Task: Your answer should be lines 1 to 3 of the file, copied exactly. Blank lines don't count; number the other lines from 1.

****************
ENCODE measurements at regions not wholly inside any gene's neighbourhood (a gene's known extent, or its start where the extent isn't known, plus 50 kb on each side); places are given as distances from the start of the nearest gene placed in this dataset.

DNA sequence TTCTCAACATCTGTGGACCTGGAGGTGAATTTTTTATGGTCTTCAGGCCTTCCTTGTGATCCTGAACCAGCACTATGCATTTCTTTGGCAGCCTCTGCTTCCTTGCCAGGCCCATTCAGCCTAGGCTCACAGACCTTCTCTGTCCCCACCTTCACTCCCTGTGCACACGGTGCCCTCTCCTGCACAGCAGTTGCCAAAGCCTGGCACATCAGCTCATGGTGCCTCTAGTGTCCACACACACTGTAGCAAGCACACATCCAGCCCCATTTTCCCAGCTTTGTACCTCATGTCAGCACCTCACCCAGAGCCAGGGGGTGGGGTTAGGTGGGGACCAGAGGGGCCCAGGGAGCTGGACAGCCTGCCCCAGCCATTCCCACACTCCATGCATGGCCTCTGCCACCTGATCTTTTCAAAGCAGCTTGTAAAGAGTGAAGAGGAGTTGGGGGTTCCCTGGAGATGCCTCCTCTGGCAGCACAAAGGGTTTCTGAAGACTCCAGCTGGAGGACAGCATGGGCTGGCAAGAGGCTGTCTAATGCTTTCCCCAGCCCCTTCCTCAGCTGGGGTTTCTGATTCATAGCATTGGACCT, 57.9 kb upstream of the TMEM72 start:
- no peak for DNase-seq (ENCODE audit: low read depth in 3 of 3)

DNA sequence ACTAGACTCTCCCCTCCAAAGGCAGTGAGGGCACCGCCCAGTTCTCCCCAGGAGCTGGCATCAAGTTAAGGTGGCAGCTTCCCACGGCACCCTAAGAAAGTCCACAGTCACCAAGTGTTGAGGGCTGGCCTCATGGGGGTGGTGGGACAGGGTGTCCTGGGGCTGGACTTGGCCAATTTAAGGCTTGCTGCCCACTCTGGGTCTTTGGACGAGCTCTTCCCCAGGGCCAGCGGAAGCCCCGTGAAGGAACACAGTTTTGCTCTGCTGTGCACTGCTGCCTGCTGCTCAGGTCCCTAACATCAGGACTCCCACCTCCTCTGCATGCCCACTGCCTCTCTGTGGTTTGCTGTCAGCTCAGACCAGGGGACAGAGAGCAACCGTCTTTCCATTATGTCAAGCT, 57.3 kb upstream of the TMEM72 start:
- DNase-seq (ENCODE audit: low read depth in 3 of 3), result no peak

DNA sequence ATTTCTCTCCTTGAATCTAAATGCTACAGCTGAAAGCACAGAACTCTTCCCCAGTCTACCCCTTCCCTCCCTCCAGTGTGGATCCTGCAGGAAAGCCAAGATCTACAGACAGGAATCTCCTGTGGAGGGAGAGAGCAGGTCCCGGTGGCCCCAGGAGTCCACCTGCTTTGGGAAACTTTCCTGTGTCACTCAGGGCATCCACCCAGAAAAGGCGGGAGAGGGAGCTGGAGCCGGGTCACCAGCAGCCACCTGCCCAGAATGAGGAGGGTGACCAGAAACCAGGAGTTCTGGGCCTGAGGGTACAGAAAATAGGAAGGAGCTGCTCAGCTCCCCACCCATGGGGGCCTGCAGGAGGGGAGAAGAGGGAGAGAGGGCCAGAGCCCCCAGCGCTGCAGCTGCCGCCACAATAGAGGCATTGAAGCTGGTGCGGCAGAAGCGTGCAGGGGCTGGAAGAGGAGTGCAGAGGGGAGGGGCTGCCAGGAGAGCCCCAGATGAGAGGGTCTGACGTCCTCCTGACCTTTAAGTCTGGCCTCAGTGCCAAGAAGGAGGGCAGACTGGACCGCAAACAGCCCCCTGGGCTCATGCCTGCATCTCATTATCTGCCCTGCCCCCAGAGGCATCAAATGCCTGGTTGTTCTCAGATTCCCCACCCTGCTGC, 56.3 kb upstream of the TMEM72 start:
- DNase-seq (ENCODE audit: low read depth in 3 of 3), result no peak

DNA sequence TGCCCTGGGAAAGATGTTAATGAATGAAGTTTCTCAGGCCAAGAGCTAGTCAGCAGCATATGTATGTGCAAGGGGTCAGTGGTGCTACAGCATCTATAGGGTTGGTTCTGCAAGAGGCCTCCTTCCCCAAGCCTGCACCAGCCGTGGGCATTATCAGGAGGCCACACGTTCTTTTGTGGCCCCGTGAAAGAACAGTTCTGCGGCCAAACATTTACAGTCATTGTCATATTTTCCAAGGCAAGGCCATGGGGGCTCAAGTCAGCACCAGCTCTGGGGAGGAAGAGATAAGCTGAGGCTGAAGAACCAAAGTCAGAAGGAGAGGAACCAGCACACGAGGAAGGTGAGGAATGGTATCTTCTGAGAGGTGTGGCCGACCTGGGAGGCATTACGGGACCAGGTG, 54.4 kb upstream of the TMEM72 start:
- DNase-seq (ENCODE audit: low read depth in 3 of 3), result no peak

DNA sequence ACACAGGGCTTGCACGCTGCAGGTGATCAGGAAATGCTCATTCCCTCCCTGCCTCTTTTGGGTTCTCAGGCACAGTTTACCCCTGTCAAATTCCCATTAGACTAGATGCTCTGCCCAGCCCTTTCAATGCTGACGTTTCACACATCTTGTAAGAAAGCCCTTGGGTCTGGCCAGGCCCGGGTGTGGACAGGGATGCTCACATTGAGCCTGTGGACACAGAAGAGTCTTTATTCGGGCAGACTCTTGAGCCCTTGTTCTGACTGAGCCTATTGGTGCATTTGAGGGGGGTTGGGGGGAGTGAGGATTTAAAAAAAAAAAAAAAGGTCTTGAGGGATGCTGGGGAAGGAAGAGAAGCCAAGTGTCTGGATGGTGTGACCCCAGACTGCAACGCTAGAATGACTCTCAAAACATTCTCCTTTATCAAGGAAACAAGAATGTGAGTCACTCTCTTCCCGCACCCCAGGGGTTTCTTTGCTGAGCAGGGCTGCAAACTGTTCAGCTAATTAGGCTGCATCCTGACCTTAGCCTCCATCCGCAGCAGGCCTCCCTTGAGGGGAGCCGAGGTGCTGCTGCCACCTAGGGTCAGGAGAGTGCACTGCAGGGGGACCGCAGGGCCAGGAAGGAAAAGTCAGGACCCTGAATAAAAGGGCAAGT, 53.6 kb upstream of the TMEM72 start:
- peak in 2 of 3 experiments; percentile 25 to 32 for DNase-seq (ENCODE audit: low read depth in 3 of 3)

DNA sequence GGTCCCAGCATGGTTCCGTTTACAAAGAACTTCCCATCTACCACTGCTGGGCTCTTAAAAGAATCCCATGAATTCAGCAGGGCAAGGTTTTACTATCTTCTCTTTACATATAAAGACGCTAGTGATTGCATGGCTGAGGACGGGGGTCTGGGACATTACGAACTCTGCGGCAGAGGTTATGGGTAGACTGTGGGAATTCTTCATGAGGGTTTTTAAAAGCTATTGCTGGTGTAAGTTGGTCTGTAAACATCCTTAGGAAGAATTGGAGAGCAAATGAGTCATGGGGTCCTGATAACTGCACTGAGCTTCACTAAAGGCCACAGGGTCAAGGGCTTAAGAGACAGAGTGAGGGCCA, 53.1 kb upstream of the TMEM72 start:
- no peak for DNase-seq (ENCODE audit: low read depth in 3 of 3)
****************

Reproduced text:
ENCODE measurements at regions not wholly inside any gene's neighbourhood (a gene's known extent, or its start where the extent isn't known, plus 50 kb on each side); places are given as distances from the start of the nearest gene placed in this dataset.

DNA sequence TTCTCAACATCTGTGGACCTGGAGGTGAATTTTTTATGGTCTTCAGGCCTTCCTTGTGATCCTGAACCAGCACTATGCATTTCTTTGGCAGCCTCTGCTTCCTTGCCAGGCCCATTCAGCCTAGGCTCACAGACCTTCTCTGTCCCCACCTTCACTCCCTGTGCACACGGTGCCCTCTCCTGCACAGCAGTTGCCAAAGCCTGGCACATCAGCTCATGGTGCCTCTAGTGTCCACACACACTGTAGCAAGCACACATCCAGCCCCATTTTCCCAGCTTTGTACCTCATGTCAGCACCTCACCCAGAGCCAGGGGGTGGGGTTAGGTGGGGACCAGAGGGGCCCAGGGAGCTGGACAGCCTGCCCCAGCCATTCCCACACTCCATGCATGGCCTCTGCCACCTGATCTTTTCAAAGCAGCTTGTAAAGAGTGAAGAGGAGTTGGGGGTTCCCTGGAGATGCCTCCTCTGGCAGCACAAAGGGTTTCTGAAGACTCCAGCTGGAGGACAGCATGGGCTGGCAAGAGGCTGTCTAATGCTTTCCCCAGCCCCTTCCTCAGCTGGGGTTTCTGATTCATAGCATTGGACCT, 57.9 kb upstream of the TMEM72 start:
- no peak for DNase-seq (ENCODE audit: low read depth in 3 of 3)